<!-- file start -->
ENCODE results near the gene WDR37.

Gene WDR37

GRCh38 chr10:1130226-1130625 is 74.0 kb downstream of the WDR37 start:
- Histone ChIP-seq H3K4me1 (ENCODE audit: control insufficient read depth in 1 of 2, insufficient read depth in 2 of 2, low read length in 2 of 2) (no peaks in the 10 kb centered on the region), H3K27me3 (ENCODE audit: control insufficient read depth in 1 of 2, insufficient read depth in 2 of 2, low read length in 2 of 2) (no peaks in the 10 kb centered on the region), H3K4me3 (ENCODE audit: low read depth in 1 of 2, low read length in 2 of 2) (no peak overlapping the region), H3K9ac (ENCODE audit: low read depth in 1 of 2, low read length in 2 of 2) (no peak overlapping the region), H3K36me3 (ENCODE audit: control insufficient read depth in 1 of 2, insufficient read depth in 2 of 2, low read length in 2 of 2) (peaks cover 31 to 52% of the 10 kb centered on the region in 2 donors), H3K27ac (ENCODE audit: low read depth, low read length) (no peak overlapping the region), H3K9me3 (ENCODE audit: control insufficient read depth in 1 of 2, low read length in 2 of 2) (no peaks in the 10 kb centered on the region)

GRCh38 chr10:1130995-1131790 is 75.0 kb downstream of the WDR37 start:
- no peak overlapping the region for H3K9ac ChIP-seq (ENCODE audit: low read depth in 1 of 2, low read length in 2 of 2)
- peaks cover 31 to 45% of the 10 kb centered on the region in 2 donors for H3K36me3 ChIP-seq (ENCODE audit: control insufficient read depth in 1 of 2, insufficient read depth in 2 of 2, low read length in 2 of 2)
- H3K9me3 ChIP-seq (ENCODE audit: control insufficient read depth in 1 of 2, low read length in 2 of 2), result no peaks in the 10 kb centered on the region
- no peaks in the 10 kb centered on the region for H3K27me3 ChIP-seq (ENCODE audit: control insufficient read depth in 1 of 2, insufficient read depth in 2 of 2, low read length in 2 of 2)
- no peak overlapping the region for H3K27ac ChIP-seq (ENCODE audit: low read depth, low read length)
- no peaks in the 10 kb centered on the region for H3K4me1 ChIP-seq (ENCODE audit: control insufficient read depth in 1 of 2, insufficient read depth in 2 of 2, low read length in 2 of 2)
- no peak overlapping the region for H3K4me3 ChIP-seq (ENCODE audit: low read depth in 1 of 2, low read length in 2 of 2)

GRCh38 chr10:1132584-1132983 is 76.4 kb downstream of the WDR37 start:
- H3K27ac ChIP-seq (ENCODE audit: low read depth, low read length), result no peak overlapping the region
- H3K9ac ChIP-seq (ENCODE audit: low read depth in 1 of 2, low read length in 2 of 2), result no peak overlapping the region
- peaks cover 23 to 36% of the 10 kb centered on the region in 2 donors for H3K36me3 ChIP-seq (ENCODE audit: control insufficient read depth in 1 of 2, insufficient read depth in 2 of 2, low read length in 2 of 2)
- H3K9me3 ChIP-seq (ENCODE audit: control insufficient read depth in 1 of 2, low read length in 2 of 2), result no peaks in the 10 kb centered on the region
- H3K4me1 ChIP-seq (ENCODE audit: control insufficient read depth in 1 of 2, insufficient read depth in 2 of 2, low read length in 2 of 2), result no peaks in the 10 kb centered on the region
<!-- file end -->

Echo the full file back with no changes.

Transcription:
ENCODE results near the gene WDR37.

Gene WDR37

GRCh38 chr10:1130226-1130625 is 74.0 kb downstream of the WDR37 start:
- Histone ChIP-seq H3K4me1 (ENCODE audit: control insufficient read depth in 1 of 2, insufficient read depth in 2 of 2, low read length in 2 of 2) (no peaks in the 10 kb centered on the region), H3K27me3 (ENCODE audit: control insufficient read depth in 1 of 2, insufficient read depth in 2 of 2, low read length in 2 of 2) (no peaks in the 10 kb centered on the region), H3K4me3 (ENCODE audit: low read depth in 1 of 2, low read length in 2 of 2) (no peak overlapping the region), H3K9ac (ENCODE audit: low read depth in 1 of 2, low read length in 2 of 2) (no peak overlapping the region), H3K36me3 (ENCODE audit: control insufficient read depth in 1 of 2, insufficient read depth in 2 of 2, low read length in 2 of 2) (peaks cover 31 to 52% of the 10 kb centered on the region in 2 donors), H3K27ac (ENCODE audit: low read depth, low read length) (no peak overlapping the region), H3K9me3 (ENCODE audit: control insufficient read depth in 1 of 2, low read length in 2 of 2) (no peaks in the 10 kb centered on the region)

GRCh38 chr10:1130995-1131790 is 75.0 kb downstream of the WDR37 start:
- no peak overlapping the region for H3K9ac ChIP-seq (ENCODE audit: low read depth in 1 of 2, low read length in 2 of 2)
- peaks cover 31 to 45% of the 10 kb centered on the region in 2 donors for H3K36me3 ChIP-seq (ENCODE audit: control insufficient read depth in 1 of 2, insufficient read depth in 2 of 2, low read length in 2 of 2)
- H3K9me3 ChIP-seq (ENCODE audit: control insufficient read depth in 1 of 2, low read length in 2 of 2), result no peaks in the 10 kb centered on the region
- no peaks in the 10 kb centered on the region for H3K27me3 ChIP-seq (ENCODE audit: control insufficient read depth in 1 of 2, insufficient read depth in 2 of 2, low read length in 2 of 2)
- no peak overlapping the region for H3K27ac ChIP-seq (ENCODE audit: low read depth, low read length)
- no peaks in the 10 kb centered on the region for H3K4me1 ChIP-seq (ENCODE audit: control insufficient read depth in 1 of 2, insufficient read depth in 2 of 2, low read length in 2 of 2)
- no peak overlapping the region for H3K4me3 ChIP-seq (ENCODE audit: low read depth in 1 of 2, low read length in 2 of 2)

GRCh38 chr10:1132584-1132983 is 76.4 kb downstream of the WDR37 start:
- H3K27ac ChIP-seq (ENCODE audit: low read depth, low read length), result no peak overlapping the region
- H3K9ac ChIP-seq (ENCODE audit: low read depth in 1 of 2, low read length in 2 of 2), result no peak overlapping the region
- peaks cover 23 to 36% of the 10 kb centered on the region in 2 donors for H3K36me3 ChIP-seq (ENCODE audit: control insufficient read depth in 1 of 2, insufficient read depth in 2 of 2, low read length in 2 of 2)
- H3K9me3 ChIP-seq (ENCODE audit: control insufficient read depth in 1 of 2, low read length in 2 of 2), result no peaks in the 10 kb centered on the region
- H3K4me1 ChIP-seq (ENCODE audit: control insufficient read depth in 1 of 2, insufficient read depth in 2 of 2, low read length in 2 of 2), result no peaks in the 10 kb centered on the region